A Florida pastor, Terry Jones, has planned to commemorate the terrorist attacks of September 11, 2001 by burning copies of the Koran. The commanding general of the war in Afghanistan, David Petraeus, however, has warned that Jones's actions will surely lead to incitement and the deaths of Americans fighting the terrorists overseas.
A failed presidency is a terrible thing to witness. A failed presidency with more than two years left to run is also dangerous for the country. So, even though it would be easy for The Weekly Standard to allow your administration to continue on its current path to perdition, thereby ensuring massive GOP gains this November and a likely victory in 2012, we offer, in a spirit of bipartisanship and patriotism, some advice.
Though he'll regretably be remembered most for his turn in Rolling Stone, we should not forget Gen. Stanley McChrystal's contributions to his country, the Army, and the conflict in Afghanistan.
At McChrystal's Fort McNair retirement ceremony Friday, Robert Gates said of the general, "Over the past decade, arguably no single American has inflicted more fear, more loss of freedom and more loss of life on our country's most vicious and violent enemies than Stan McChrystal."
In war, victory belongs to the most persevering. Unfortunately, the endurance and political will to persist through a tough military slog like Afghanistan are precious commodities -- particularly given tough economic times and given complicated military and political objectives.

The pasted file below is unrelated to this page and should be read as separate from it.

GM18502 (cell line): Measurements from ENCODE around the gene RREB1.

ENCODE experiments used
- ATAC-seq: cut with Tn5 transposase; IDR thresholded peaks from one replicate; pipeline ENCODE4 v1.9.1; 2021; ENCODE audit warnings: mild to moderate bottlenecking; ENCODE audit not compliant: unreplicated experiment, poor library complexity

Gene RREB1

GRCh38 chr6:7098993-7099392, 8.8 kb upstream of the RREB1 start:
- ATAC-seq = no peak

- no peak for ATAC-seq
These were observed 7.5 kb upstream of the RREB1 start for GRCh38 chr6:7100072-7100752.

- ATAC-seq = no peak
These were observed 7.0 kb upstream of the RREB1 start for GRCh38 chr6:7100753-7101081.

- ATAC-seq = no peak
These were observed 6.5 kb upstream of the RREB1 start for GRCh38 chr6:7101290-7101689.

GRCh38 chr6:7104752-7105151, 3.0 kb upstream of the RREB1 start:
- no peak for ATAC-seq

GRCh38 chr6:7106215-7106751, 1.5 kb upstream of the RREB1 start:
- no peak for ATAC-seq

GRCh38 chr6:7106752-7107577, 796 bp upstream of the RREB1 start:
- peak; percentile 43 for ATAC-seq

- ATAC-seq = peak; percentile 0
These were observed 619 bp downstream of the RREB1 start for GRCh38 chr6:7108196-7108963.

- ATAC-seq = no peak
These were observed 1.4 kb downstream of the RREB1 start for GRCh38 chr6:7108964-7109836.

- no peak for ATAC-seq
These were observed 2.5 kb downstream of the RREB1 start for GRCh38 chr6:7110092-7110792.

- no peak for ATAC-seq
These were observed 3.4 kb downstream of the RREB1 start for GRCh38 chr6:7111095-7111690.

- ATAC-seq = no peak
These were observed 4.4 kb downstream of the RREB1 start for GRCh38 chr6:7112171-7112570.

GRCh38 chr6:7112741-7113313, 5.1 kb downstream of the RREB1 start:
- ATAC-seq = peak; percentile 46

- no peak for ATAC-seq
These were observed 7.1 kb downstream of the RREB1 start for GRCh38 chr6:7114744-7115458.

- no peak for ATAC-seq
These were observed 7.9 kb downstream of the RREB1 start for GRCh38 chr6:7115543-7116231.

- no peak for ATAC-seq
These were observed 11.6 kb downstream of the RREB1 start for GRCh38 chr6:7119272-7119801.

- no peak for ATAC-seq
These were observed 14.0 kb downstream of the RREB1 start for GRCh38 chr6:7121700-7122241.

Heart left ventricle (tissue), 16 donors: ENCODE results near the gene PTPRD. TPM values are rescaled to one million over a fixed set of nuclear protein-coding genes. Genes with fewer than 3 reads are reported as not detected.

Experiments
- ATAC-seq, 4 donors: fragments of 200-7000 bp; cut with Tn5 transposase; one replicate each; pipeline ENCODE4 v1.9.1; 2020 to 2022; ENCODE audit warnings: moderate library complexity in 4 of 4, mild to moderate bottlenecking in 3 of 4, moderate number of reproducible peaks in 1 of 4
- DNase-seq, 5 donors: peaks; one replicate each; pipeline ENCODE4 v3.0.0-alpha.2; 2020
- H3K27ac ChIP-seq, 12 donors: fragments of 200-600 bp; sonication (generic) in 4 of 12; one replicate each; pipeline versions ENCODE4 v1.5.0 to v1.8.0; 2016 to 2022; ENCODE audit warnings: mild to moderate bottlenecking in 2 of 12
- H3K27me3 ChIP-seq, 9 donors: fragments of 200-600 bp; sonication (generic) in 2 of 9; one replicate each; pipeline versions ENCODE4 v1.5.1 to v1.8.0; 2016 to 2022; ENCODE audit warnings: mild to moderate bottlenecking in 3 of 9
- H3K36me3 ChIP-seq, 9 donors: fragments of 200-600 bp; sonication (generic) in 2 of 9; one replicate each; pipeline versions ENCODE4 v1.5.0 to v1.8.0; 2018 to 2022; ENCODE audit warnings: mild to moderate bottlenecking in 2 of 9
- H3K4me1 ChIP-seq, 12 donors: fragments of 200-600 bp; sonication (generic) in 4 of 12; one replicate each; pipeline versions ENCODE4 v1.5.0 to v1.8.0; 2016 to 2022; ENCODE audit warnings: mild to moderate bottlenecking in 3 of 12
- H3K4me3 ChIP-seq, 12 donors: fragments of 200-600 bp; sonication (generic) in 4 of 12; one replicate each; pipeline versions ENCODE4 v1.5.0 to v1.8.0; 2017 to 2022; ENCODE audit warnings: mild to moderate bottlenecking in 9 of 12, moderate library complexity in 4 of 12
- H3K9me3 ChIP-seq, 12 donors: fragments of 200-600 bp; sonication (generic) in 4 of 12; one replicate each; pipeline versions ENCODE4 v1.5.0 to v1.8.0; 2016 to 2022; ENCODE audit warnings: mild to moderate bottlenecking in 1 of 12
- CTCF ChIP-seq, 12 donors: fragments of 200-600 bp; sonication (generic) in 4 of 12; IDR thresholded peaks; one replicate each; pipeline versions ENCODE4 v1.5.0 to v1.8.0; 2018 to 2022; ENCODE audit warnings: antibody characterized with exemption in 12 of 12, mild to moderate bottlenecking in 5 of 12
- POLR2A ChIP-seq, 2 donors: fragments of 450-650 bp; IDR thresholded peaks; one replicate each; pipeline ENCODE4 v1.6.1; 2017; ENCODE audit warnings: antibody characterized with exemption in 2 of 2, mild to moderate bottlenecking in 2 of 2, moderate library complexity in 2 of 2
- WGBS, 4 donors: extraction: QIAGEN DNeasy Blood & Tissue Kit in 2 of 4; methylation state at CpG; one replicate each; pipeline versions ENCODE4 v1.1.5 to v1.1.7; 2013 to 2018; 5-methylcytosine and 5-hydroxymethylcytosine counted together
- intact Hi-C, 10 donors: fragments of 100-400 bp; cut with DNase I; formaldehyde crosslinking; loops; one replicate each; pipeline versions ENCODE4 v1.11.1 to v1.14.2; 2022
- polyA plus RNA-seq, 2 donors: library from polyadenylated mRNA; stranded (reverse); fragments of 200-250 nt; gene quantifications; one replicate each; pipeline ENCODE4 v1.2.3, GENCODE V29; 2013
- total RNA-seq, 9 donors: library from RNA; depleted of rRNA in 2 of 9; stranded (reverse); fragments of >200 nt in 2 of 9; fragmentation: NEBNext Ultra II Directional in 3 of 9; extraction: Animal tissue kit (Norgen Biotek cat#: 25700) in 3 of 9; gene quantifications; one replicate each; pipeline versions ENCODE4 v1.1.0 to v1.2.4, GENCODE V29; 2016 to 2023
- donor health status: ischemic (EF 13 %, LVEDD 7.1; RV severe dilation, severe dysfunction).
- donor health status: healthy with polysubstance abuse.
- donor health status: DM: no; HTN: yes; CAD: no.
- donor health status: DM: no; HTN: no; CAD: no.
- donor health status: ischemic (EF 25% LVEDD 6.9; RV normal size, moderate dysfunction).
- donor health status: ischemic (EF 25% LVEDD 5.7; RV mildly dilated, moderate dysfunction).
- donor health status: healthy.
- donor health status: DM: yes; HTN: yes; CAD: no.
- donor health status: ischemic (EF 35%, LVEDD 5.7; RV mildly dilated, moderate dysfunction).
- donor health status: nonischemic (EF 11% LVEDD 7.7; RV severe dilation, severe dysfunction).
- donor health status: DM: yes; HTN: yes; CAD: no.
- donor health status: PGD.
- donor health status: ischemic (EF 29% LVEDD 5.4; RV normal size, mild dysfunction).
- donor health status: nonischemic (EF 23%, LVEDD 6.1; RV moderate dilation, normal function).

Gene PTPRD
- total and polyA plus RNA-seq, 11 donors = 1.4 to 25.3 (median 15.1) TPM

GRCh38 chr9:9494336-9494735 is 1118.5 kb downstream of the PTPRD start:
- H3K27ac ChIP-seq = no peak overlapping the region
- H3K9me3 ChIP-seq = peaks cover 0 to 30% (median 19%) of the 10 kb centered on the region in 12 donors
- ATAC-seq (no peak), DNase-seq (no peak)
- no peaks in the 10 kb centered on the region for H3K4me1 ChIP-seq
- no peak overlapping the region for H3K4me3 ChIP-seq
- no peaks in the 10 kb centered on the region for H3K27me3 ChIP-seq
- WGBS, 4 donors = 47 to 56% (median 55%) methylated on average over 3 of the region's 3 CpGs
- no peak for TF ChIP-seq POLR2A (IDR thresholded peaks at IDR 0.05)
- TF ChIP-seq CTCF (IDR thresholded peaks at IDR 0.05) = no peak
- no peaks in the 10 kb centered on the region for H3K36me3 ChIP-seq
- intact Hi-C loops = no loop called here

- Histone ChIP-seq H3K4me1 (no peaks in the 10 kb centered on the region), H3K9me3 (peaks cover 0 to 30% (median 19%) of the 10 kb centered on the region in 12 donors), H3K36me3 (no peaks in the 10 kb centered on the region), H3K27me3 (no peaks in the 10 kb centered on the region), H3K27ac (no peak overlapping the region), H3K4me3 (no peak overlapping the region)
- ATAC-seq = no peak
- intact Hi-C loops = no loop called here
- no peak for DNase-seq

The Scrapbook rounds up some of the best quotations from Marine General James Mattis, who was selected this week to head CENTCOM:
The Scrapbook applauds President Obama and Defense Secretary Robert Gates for the selection of Marine General James Mattis to head Central Command. Victor Davis Hanson writes that “Mattis is a proven battlefield commander, a sophisticated student of history, and unshakable in his nerve and purpose.”
Gen. David Petraeus is getting lots of advice from all quarters--public and private, wanted and unwanted, helpful and unhelpful. This, from Jason Thomas, an Australian just returned from eight months working on the civilian side of the counterinsurgency effort in Afghanistan, was recommended to me by experts I respect as one of the best contributions. Read the whole thing at the estimable Small Wars Journal website, but here are the highlights:
The tone is respectful to McChrystal, but mindful of his breach. Obama takes the opportunity to reinforce the American commitment to victory in Afghanistan rather than back away from it. And, the speech is blissfully, only eight minutes long.